- Questions to Ask Yourself
- Research Your Field of Interest
- What to Look For in a Graduate Program and School
- Graduate Admissions Tests
- Personal Statement Essay
- Grad School Preparation/Application Timeline
- Financial Aid
- Fellowships / Scholarships / Grants
- Employer Financed Schooling
- Links-Financial Aid for Graduate School
- Law School Interest
- Medical School Interest
- Additional Graduate School Application Information
Selecting a graduate school is one of the most important decisions you will make in your life. Explore the information below, check out the Graduate and Professional School Series, and attend our Graduate and Professional School Fair to assist throughout the process.
Talk it out with your advisor, family member, professor, or the Career Services Office.
Questions to Ask Yourself
- What are my reasons for going?
- Will my career path require a master’s or PhD?
- What degree will I pursue? A master’s or a PhD?
- Am I ready to pursue this degree?
Research Your Field of Interest
Not all schools and programs in a given field are the same. To find your fit, you’ll want to research your area of interest and explore what each school and/or program has to offer. Do your research and don’t forget to use your network to help in your decision. A few factors to consider are whether you want a master’s or PhD: accreditation of the school and the program you’re looking into, its ranking, and the faculty teaching in the program. Resources that can help in your research include: U.S. Accreditation, U.S. News and World Report, the Peterson Guide, LinkedIn, alumni, current professors, and us.
What to Look For in a Graduate Program and School
When you are looking at schools and programs, consider some of the following:
Career Goals - What is your goal and will a graduate degree help you?
Degree Program – What courses are taught? What type of research will you conduct?
Location – Where are you willing to live while attending school?
Faculty – Who are the faculty and what are their backgrounds? What kind of research have they done and how many publications do they have?
Facilities – Are the labs, research and computer facilities up to date? What facilities are available to graduate students?
Reputation - Consider the reputation of the program and the faculty at each college. Another ratings site is phds.org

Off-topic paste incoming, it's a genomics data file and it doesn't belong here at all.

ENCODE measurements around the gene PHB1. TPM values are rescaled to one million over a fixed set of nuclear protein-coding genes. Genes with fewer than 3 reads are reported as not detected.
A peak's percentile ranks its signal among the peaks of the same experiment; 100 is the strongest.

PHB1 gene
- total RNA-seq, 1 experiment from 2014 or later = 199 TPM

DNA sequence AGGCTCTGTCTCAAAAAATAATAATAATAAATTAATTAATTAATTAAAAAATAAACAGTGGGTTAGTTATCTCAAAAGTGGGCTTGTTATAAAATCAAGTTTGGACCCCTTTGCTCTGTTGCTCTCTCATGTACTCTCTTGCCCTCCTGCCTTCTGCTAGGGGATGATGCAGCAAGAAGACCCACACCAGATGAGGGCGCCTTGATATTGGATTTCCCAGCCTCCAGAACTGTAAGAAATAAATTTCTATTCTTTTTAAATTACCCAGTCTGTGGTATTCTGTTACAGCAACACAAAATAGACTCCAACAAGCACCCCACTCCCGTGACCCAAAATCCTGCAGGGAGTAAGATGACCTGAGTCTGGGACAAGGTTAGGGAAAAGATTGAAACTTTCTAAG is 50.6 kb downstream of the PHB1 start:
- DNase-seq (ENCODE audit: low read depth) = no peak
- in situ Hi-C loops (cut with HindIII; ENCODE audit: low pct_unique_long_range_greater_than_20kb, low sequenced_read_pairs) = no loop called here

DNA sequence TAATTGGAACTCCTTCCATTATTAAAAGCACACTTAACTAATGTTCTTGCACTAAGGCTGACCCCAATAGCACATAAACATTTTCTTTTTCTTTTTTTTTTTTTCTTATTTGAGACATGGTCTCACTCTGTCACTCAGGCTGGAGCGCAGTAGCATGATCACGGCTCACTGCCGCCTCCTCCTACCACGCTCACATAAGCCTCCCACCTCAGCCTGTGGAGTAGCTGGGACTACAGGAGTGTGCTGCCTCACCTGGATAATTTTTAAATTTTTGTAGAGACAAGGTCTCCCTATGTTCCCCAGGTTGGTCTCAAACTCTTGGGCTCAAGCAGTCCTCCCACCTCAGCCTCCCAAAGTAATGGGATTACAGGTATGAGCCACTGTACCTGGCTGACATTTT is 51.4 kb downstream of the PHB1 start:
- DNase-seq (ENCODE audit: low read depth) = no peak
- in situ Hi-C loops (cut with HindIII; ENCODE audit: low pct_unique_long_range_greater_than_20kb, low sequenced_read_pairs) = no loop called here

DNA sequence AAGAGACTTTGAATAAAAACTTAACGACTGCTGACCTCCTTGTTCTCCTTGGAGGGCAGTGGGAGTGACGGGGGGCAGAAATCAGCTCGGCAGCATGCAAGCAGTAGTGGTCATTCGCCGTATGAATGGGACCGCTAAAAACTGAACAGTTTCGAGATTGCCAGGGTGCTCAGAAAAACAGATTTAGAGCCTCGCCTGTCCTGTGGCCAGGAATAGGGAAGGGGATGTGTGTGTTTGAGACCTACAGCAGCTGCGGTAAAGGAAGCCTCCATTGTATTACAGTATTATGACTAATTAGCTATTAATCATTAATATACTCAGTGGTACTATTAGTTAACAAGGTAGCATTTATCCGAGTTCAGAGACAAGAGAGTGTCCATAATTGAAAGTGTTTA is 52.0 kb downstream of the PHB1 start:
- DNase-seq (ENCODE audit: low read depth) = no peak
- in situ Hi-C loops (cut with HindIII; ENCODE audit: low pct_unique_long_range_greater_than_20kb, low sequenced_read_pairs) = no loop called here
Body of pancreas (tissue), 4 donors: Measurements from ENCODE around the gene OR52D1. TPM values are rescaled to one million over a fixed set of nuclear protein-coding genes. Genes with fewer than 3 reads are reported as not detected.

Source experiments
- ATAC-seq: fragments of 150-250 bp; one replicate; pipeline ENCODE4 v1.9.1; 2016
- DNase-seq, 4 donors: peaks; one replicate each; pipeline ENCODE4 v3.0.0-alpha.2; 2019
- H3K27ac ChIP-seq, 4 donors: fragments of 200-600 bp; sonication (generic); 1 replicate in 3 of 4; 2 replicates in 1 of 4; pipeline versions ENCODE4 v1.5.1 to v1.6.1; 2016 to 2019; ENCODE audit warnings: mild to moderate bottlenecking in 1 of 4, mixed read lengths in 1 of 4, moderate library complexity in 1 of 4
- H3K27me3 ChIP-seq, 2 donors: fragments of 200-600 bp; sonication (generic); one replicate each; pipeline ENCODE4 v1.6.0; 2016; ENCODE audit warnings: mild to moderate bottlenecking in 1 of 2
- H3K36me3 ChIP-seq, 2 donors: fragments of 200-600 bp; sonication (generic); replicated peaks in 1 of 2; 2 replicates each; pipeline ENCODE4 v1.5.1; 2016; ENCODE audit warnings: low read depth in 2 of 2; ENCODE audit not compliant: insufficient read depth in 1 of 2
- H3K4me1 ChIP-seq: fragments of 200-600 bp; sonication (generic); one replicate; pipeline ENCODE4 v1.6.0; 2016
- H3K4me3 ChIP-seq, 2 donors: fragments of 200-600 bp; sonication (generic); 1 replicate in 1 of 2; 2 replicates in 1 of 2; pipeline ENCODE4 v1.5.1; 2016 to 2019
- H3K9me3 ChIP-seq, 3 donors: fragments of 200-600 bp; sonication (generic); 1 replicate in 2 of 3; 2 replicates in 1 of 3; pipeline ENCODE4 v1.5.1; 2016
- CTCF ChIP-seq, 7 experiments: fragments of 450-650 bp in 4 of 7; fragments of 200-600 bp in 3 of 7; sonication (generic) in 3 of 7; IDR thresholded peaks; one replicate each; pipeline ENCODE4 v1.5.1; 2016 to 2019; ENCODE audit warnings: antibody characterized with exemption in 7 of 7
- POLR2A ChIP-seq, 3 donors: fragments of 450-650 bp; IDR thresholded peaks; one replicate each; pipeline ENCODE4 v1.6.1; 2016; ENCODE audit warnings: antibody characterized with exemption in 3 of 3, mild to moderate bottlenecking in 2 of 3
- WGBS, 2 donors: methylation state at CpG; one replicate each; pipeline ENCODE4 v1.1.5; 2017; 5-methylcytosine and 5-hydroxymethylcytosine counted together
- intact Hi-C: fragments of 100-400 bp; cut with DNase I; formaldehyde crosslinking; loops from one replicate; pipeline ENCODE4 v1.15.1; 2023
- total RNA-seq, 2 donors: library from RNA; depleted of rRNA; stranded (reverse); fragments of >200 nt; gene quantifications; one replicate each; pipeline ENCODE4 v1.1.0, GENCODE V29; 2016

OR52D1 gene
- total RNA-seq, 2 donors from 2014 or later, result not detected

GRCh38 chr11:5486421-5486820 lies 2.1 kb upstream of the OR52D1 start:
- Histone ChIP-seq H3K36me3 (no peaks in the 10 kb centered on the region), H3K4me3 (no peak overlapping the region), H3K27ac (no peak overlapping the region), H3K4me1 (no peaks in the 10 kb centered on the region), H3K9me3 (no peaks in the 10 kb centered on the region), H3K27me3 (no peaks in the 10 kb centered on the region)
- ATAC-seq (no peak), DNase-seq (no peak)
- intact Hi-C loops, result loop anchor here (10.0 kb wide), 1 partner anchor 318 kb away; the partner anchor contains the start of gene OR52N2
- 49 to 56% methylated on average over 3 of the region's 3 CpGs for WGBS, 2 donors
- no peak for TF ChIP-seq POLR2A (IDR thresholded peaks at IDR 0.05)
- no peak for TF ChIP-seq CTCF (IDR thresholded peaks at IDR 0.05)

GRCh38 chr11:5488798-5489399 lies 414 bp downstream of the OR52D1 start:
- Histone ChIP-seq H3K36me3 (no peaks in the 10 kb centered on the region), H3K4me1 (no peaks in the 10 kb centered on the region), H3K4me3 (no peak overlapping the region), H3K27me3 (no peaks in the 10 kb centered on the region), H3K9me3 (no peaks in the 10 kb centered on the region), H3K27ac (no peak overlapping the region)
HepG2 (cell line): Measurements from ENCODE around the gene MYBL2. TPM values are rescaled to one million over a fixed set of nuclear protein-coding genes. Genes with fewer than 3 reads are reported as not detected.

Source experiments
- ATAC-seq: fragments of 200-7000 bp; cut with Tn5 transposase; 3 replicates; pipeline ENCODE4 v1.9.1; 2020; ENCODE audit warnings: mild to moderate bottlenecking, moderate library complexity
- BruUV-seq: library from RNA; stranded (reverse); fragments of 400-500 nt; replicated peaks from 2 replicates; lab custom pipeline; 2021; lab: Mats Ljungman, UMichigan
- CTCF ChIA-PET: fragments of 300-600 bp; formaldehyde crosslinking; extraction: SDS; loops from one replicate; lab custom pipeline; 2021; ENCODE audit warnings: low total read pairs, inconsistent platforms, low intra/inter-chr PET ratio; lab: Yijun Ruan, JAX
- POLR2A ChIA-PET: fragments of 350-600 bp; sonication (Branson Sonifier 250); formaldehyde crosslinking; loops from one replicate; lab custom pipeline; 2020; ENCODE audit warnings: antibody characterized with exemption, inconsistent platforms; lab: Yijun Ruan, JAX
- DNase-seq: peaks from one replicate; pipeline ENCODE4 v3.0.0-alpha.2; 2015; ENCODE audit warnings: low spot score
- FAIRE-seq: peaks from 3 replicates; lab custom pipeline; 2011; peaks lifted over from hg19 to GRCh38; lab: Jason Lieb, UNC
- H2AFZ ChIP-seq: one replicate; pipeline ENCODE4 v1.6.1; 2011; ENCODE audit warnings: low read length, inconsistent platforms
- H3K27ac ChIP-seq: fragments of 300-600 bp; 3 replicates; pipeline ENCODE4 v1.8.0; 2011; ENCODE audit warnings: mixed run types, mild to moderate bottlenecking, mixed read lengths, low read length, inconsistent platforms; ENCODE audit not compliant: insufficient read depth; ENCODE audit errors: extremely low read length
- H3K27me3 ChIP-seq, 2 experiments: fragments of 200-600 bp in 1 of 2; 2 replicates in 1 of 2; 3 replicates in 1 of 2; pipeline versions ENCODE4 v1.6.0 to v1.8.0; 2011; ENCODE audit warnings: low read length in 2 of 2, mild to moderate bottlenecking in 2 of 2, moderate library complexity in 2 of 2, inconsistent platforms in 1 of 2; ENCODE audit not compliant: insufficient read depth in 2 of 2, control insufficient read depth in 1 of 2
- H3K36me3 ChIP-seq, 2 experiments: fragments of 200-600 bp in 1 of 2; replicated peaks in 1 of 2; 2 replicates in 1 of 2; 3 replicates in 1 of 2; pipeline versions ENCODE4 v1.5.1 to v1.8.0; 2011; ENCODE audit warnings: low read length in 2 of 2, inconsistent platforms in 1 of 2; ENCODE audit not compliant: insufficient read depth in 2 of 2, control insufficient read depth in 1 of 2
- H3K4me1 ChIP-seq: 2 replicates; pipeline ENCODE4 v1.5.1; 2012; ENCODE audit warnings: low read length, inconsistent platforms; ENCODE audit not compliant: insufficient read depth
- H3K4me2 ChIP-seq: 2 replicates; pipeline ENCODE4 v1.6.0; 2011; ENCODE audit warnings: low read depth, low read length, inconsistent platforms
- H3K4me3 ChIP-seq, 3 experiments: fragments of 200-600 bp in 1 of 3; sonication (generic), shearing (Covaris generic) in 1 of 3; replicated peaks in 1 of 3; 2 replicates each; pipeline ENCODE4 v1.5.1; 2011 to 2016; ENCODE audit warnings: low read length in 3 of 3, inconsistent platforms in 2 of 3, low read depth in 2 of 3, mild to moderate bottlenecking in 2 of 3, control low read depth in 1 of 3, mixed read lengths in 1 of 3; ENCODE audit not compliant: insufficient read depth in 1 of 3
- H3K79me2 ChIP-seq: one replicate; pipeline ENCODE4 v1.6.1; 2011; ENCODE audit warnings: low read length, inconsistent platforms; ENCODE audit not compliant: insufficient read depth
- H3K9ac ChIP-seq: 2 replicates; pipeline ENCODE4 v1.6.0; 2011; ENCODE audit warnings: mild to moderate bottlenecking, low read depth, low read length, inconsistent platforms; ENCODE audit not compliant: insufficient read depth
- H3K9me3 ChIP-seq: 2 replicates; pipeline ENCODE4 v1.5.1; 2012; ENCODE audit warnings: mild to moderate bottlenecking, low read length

Campus Environment – What size is the school and the program? Try to visit the campus and speak with faculty, current students, admissions and financial aid representatives. Does the campus environment feel comfortable to you?
Graduate Internships – Are internships a required part of the degree program? Ask where students have done their internships. Does the school help with finding these opportunities?
Application requirements – Find out the admissions requirements (GPA, test scores, etc.) What is the application deadline? Is a personal statement or essay required?
Placement information - Ask to see the placement information for past graduates of the program to find out the placement rate, the types of jobs and which companies graduates worked at upon graduation, and salaries graduates received.
Cost – Create a budget for each school, including tuition, room & board, books, fees and living expenses and determine if you can afford to attend each college you are considering.
Financial Aid – Check with the Financial Aid Office at every school to learn what they offer to graduate students.
Graduate Admissions Test
Check with every college to find out which admissions test is required. This will depend upon the college and the program to which you are applying. Some programs do not require a graduate admissions test. You can find out what is required by reading the application materials for each college or by calling the Graduate Admissions Office.
Make sure you practice the tests before taking them! Practice tests are offered by the web sites for the different tests, as well as books that you can borrow from the Career Services Office. Part of the decision for acceptance to a program will likely depend upon your test scores. Many Kaplan test prep materials have been moved to their online platform and most information is available to download. Visit: bit.ly/kaplanwhatsnext2016 to unlock access to customized content, including an ROI calculator, tips for test day success, a free study guide, and career earnings and options.